Dep`o*si"tion (?), n. [L.
depositio, fr. deponere: cf. F.
déposition. See Deposit.] 1.
The act of depositing or deposing; the act of laying down or
thrown down; precipitation.
The deposition of rough sand and rolled
pebbles. H. Miller.
2. The act of bringing before the mind;
The influence of princes upon the dispositions of
their courts needs not the deposition of their examples, since
it hath the authority of a known principle. W.
3. The act of setting aside a sovereign or a
public officer; deprivation of authority and dignity; displacement;
&fist; A deposition differs from an abdication, an
abdication being voluntary, and a deposition
4. That which is deposited; matter laid or
thrown down; sediment; alluvial matter; as, banks are sometimes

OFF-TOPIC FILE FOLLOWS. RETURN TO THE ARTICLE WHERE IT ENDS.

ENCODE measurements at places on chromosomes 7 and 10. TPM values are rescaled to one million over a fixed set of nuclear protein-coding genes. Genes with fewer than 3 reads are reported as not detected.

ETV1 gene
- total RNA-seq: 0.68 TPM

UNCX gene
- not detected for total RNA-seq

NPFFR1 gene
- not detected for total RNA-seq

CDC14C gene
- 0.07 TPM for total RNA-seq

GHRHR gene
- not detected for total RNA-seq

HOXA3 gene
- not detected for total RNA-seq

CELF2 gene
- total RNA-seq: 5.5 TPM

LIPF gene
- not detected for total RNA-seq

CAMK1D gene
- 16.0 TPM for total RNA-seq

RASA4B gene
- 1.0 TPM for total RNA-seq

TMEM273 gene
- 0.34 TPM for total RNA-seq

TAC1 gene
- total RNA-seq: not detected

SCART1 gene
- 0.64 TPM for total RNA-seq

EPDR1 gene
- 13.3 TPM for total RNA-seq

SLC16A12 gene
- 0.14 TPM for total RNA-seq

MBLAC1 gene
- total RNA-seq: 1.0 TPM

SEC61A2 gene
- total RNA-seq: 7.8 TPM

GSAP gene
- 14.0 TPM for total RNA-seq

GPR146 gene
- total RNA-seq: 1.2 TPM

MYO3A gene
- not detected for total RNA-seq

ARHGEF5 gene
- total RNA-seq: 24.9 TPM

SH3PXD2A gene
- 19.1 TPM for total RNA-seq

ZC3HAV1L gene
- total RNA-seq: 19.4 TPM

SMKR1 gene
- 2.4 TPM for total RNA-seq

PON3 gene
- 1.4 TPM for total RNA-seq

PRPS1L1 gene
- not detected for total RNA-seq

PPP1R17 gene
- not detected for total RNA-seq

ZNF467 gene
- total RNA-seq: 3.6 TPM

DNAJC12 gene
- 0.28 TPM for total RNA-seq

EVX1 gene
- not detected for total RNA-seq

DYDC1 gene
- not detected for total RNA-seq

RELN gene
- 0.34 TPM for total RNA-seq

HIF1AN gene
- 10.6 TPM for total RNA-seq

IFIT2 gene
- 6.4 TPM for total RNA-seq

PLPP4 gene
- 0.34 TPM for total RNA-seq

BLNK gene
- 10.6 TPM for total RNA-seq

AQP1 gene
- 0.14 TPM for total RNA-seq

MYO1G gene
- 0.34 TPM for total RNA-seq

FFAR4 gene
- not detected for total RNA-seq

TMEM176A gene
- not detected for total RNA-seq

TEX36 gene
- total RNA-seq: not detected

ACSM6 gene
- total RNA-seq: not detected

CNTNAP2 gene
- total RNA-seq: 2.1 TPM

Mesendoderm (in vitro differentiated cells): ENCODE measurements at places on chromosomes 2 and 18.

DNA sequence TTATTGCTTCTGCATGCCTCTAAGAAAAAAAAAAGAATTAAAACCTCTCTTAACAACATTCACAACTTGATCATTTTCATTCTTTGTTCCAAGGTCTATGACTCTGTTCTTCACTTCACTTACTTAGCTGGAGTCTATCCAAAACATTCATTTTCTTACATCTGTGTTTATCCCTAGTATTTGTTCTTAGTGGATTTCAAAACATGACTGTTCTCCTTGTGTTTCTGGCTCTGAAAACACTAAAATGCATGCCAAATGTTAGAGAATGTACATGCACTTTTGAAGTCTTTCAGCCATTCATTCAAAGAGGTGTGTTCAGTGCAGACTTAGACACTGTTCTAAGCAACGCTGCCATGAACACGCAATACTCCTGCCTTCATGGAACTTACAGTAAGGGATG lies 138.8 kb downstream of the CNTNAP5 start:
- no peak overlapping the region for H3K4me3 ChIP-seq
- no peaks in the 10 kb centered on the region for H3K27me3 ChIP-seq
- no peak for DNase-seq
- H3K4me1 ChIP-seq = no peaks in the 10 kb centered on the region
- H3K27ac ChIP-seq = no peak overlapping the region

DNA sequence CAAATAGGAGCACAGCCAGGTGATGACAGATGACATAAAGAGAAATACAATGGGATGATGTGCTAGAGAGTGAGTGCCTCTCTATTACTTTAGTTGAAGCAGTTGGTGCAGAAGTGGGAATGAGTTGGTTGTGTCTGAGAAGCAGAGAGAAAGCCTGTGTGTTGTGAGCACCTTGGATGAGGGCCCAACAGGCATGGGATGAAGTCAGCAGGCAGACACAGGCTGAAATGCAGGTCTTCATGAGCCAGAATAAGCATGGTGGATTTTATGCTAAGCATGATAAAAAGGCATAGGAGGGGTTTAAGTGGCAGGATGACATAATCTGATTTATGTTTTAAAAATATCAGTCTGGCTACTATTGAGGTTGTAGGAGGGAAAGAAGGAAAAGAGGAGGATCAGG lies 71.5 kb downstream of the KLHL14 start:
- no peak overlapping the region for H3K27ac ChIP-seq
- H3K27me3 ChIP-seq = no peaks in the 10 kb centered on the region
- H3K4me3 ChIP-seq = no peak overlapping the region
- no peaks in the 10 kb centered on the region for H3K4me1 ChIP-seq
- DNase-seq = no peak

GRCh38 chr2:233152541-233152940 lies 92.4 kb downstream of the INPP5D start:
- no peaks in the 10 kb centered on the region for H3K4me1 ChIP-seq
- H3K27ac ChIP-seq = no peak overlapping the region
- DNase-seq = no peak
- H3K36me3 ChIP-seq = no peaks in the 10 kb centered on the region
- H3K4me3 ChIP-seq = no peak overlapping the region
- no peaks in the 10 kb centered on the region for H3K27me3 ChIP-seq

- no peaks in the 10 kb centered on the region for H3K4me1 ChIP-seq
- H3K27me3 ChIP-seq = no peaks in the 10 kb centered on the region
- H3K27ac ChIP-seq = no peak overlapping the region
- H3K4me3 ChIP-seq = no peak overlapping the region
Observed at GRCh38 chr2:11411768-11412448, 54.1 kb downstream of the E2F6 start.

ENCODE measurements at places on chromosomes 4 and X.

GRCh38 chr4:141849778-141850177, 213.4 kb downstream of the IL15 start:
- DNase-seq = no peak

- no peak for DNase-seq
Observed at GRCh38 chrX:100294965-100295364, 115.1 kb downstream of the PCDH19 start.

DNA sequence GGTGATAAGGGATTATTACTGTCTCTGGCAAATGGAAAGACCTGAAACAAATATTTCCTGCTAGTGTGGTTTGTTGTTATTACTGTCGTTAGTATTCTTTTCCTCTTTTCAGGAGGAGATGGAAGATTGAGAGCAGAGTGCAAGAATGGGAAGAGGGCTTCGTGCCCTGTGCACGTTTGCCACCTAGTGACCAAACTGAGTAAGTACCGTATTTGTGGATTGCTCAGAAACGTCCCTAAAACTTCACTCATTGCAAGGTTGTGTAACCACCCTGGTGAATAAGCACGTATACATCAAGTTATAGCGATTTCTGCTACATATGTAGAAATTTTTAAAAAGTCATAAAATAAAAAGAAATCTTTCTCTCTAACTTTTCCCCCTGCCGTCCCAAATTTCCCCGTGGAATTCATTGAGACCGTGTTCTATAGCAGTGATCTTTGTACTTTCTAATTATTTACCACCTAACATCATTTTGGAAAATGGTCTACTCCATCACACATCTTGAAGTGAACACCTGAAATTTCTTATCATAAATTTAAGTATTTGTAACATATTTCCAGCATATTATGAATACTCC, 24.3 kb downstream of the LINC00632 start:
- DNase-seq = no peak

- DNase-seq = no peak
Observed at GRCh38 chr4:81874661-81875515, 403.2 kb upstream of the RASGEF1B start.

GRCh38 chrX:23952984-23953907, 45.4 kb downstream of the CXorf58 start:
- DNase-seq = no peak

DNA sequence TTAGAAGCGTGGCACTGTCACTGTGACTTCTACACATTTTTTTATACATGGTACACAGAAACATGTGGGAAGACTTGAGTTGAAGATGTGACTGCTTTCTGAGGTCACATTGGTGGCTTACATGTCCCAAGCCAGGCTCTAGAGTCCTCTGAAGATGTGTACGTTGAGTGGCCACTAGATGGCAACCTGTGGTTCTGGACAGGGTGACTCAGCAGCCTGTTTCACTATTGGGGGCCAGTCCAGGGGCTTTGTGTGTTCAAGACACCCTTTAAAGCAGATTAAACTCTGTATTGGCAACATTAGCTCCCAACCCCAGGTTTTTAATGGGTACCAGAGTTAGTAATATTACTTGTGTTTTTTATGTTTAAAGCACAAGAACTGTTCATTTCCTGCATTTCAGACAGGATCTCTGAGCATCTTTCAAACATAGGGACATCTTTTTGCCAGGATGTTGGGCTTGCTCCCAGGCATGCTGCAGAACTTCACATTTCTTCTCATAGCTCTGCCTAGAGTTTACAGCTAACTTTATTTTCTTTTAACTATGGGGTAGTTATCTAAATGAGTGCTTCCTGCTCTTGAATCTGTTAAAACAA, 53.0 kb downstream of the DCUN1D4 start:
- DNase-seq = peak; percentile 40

depositions of alluvial matter.
5. An opinion, example, or statement, laid
down or asserted; a declaration.
6. (Law) The act of laying down one's
testimony in writing; also, testimony laid or taken down in writing,
under oath or affirmation, before some competent officer, and in
reply to interrogatories and cross-interrogatories.
Syn. -- Deposition, Affidavit.
Affidavit is the wider term. It denotes any authorized ex
parte written statement of a person, sworn to or affirmed before
some competent magistrate. It is made without cross-examination, and
requires no notice to an opposing party. It is generally signed by
the party making it, and may be drawn up by himself or any other
person. A deposition is the written testimony of a witness,
taken down in due form of law, and sworn to or affirmed by the
deponent. It must be taken before some authorized magistrate, and
upon a prescribed or reasonable notice to the opposing party, that
may attend and cross-examine. It is generally written down from the
mouth of the witness by the magistrate, or some person for him, and
in his presence.